A University of Oklahoma biology professor will study multifunctional and specialized spinal cord nerve cells that control leg movements with a National Science Foundation grant in the amount of $680,000 for the four-year project.
Ari Berkowitz, professor in the Department of Biology, OU College of Arts and Sciences, will focus on the differences between the multifunctional and specialized spinal cord nerve cells to understand what neurotransmitters they use and what connections they make. Berkowitz will collaborate with the University of Glasgow in Scotland to test nervous system tissue in laboratory models.
"We want to understand how the central nervous system selects and generates an appropriate movement for each circumstance. The system may rely on separate neurons specialized for each type of movement or a distributed network of multifunctional neurons. Studies suggest that the spinal cord uses a combination of multifunctional and specialized interneurons, but how it does so is unknown for limb movements," said Berkowitz.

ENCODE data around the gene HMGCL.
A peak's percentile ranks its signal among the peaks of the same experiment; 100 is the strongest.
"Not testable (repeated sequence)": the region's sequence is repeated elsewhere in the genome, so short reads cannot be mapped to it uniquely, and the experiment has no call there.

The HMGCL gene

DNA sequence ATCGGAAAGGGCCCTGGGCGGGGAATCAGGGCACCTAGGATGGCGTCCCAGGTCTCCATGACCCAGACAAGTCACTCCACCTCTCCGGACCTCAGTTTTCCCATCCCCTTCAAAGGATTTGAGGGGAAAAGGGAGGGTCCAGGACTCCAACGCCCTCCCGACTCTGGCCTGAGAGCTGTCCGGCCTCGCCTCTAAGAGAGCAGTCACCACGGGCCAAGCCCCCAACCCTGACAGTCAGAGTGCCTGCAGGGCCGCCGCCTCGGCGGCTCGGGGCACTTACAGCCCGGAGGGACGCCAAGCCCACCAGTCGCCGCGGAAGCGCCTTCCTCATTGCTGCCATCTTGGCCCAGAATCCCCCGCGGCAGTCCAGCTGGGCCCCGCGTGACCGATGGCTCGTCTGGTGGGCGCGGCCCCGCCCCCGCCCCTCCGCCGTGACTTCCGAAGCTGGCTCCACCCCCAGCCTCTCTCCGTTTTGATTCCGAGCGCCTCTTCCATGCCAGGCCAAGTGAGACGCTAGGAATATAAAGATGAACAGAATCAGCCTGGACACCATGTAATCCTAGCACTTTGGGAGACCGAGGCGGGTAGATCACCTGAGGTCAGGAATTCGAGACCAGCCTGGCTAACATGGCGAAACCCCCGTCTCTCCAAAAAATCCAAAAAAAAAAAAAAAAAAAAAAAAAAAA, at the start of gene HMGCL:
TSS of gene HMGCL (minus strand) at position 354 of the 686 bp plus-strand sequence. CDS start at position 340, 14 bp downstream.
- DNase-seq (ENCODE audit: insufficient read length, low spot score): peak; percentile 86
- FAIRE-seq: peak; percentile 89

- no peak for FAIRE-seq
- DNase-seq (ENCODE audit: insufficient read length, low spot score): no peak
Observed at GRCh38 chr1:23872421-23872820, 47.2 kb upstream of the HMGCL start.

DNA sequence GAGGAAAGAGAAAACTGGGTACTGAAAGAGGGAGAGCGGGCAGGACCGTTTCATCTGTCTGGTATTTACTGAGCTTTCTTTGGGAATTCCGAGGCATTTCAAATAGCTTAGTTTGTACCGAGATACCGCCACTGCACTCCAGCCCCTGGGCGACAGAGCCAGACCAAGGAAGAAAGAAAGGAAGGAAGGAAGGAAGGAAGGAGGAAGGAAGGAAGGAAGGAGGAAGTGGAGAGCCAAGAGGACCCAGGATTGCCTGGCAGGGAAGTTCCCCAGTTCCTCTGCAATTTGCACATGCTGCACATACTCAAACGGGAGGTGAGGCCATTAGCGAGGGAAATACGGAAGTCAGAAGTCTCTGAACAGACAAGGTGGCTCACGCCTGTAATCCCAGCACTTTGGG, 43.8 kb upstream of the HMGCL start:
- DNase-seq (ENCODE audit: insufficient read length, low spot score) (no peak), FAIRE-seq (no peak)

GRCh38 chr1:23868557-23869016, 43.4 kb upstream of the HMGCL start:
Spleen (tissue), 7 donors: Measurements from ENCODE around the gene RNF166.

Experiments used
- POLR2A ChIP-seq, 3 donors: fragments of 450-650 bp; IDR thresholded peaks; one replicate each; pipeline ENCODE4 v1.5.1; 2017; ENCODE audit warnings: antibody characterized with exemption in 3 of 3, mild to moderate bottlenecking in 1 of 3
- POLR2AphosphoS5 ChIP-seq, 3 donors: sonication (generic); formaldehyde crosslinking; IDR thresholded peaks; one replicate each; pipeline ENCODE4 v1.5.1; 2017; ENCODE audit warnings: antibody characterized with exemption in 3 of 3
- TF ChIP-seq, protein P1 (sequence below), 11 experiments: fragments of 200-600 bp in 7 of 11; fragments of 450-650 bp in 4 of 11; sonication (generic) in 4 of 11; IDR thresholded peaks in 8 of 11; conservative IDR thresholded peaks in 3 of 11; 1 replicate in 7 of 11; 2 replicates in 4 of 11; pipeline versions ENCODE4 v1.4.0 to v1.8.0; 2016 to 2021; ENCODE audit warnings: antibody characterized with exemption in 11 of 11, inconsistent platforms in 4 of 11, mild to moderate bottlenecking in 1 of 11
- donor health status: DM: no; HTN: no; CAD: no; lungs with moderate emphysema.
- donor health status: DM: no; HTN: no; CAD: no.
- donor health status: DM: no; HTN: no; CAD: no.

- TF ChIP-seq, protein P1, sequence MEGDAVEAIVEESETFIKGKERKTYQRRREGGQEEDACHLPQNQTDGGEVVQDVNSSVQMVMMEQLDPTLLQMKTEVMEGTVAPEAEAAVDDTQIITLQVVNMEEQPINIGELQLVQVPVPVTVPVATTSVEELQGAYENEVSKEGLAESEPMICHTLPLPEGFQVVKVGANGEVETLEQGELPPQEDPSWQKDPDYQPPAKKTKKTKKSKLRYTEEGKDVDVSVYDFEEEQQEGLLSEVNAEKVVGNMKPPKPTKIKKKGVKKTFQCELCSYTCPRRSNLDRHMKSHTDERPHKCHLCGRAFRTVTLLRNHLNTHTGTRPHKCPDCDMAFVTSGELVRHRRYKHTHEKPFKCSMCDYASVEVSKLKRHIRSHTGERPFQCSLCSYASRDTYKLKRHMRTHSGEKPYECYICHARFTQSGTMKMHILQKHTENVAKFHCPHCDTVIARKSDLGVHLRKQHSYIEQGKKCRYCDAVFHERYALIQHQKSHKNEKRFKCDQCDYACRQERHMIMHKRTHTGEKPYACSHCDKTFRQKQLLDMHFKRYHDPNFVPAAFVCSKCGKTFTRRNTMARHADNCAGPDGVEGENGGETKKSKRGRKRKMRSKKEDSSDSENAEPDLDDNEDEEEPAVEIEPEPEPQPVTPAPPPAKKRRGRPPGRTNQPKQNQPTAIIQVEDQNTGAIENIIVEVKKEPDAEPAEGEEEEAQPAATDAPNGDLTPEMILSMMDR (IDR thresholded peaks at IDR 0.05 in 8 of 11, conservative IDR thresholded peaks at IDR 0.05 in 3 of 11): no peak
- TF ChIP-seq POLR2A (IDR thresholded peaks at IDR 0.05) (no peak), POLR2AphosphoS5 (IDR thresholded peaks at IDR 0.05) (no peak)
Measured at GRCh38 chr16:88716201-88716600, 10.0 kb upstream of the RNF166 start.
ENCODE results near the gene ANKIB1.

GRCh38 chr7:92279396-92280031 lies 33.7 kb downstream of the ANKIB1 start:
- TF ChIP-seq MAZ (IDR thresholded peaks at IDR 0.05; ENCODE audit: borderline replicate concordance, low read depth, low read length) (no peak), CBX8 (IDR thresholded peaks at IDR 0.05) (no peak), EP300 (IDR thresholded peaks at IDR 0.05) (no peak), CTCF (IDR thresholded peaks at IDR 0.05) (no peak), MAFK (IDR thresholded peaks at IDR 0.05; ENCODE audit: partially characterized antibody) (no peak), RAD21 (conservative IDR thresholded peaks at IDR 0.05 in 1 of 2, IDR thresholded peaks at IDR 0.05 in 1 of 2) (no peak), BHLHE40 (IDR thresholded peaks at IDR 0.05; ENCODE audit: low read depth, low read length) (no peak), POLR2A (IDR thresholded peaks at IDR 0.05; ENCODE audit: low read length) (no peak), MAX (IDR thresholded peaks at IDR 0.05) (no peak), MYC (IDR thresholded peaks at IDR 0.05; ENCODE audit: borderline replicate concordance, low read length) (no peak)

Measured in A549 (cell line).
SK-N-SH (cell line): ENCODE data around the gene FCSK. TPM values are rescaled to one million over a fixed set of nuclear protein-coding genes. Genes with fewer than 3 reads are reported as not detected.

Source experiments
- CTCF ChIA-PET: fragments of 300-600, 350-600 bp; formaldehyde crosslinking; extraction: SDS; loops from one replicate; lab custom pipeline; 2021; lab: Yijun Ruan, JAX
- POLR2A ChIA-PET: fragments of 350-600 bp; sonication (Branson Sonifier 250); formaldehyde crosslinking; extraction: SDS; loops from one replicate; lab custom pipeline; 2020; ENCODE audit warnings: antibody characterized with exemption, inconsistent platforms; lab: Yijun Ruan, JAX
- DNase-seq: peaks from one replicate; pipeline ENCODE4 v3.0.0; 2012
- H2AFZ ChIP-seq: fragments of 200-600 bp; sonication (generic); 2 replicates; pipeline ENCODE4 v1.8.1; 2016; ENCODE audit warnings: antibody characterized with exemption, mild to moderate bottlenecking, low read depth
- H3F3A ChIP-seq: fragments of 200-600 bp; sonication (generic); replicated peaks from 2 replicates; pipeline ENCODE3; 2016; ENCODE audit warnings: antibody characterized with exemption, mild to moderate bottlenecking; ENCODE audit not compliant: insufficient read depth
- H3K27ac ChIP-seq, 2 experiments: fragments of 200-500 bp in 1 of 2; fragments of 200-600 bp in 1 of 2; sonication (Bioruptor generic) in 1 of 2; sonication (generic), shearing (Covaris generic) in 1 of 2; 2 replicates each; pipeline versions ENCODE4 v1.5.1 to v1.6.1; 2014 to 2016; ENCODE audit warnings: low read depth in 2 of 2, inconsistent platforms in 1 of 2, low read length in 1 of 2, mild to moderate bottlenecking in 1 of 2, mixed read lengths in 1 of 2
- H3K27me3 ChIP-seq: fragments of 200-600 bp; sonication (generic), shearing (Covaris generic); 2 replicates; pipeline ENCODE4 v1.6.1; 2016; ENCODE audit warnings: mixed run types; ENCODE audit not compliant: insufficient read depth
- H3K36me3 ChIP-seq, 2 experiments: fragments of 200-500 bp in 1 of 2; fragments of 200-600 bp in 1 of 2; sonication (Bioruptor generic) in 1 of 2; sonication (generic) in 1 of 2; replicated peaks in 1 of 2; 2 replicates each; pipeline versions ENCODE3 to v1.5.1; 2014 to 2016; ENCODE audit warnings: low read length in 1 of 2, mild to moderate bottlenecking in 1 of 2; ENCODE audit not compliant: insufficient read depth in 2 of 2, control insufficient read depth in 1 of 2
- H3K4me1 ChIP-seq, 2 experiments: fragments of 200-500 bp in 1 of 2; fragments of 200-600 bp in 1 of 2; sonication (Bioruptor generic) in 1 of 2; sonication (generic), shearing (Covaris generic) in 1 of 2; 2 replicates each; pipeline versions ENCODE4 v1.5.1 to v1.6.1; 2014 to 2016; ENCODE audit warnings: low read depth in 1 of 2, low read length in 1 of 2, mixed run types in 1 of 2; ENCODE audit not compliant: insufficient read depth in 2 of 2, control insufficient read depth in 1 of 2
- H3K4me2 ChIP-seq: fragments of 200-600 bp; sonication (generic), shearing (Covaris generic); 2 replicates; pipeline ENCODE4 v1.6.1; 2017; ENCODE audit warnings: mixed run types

"We will assess how multifunctional spinal networks produce distinct types of limb movements and determine why spinal networks require some behaviorally specialized interneurons," Berkowitz explained. "Findings from this project will reveal the organization of the normal spinal cord circuits controlling different types of limb movements."
The broader impacts of this research involve mentoring to students with an interest in becoming scientists, broadening participation in research and improving public engagement and scientific literacy. Student training is especially valuable in Oklahoma where there are fewer biology research opportunities. Teams perform annual neurobiology demonstrations at public schools and science museums.
For more information about this project, contact Ari Berkowitz at email@example.com.